Teacher Education Tasks 5
Assessment & Reflection 2
The Young Learner
It is extremely important to constantly consider the different developmental stages of children at specific ages to adjust your attitudes towards your pupils as well as your teaching praxis. So, we will start with the theories which have largely investigated the close interrelation between children’s cognitive development and language acquisition.
Let’s start with Piaget (1923) who described the thought processes of the child to understand the course of early language acquisition (Fig.1). According to his view, before using words, children use actions to show recognition of objects and to represent intended activities. In early childhood, representation is tied to concrete events which the child has experienced and one product of the early development is the growth of the symbolic function. The whole process is ‘self-motivating’, that is motivation is intrinsic and not reinforced by external factors. The child is always able to construct the novel language in terms of the familiar. Thus, if an unfamiliar utterance occurs, he will not fail to respond to it, but he will try to make sense of it in terms of patterns which are familiar to him. This will happen at all levels of language (the lexical, phonological, morphological and syntactic level).
Of course, several conditions may co-occur during L1/L2 processes. For example, whenever language is directed to the child, it refers to some action or event that is occurring in the environment. Even though a child has already developed complex visual and motor abilities, he may still be unable to perform complex cognitive tasks.
With his theory, Piaget not only emphasized the biological foundation of cognitive development parallel to language development, but he also highlighted the role of environment with which the child interacts accomodating his mental schemata (Allen & Pit Corder 1980: 312f). By reversing the direction of the cognitive process from thought to the social environment, Vygotsky’s ‘social constructivism’ (1978) assumed the social environment as the main triggering force for the learning process. Children deveop higher-order cognitive functions, including linguistic skills, through social interactions with adults or more acknowledgeable peers, which take place within a child’s Zone of Proximal Development (ZPD), that is, slightly ahead of the learner’s independent ability (Vygotsky 1978: 86).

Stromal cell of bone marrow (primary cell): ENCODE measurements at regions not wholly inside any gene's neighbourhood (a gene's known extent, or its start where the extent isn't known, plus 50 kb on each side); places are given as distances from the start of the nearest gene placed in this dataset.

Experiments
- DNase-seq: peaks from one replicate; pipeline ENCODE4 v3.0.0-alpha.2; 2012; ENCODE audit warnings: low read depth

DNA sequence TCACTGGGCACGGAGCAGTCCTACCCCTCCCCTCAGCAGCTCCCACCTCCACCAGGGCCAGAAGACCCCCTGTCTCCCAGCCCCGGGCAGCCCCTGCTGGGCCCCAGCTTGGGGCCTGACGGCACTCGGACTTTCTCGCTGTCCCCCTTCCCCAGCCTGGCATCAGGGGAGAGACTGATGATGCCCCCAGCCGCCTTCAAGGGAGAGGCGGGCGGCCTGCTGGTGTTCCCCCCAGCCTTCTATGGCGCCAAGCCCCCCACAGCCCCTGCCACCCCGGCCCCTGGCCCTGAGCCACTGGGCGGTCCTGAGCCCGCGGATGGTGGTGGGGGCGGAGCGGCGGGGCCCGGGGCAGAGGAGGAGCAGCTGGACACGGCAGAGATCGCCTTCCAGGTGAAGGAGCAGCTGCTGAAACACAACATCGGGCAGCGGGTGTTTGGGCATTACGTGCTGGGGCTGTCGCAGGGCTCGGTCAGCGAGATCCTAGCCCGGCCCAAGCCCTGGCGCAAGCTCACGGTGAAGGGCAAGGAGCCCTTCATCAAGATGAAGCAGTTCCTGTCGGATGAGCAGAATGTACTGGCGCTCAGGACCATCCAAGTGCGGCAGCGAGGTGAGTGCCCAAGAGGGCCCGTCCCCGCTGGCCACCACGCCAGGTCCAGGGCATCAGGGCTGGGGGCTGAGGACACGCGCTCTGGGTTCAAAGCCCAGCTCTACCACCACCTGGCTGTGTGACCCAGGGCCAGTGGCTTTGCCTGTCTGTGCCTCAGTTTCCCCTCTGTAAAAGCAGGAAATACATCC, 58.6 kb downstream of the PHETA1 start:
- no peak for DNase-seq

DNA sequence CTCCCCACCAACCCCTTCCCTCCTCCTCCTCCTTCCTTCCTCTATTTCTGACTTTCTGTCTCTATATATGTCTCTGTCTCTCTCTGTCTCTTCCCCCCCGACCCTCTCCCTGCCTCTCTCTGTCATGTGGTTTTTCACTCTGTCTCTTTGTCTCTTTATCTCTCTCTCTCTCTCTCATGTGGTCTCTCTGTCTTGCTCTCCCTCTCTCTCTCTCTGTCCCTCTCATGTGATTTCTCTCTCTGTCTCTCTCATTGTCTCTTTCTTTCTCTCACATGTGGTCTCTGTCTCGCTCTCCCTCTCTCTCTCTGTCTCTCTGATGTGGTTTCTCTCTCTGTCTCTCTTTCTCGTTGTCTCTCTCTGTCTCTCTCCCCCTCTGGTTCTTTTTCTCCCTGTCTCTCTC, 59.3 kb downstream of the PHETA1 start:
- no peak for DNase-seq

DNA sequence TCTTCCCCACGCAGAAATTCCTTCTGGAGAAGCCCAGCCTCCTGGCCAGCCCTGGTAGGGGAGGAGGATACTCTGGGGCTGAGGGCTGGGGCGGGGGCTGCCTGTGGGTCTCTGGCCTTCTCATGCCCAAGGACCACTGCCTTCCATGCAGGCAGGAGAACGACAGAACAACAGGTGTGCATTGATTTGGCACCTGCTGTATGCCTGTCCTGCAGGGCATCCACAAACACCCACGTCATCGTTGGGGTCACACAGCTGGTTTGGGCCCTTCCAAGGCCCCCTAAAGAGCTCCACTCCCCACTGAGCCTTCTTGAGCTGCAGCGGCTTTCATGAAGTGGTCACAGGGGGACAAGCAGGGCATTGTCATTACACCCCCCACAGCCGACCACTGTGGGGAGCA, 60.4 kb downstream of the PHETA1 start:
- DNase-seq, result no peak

Bloom’s taxonomy (Fig.2) also shows the development of cognitive stages. Each stage is characterized by specific cognitive or thinking skills which represent processes our brain use when we think and learn. Learners progress from simple information processing or concrete thinking skills, such as identifying and organizing information (LOTS or low order thinking skills) to more complex, abstract thinking, such as reasoning, hypothesising and evaluating (HOTS or high order thinking skills).
Such skills, if adequately oriented by teachers, can result in effective learning skills enabling learners to effectively respond and perform specific language tasks.
At an individual level, on the other hand, other forces seem to enhance learning, i.e. the processing and organisation of information according to learner-specific characteristics. The concept of learning styles (Fig.4) is based on a model that groups students’ learning preferences into learning processes based on experiential learning through senses.
Therefore, identifying learners’ learning/cognitive styles is necessary to predict what kind of instructional strategies or methods would be most effective for a given individual to perform a given learning task.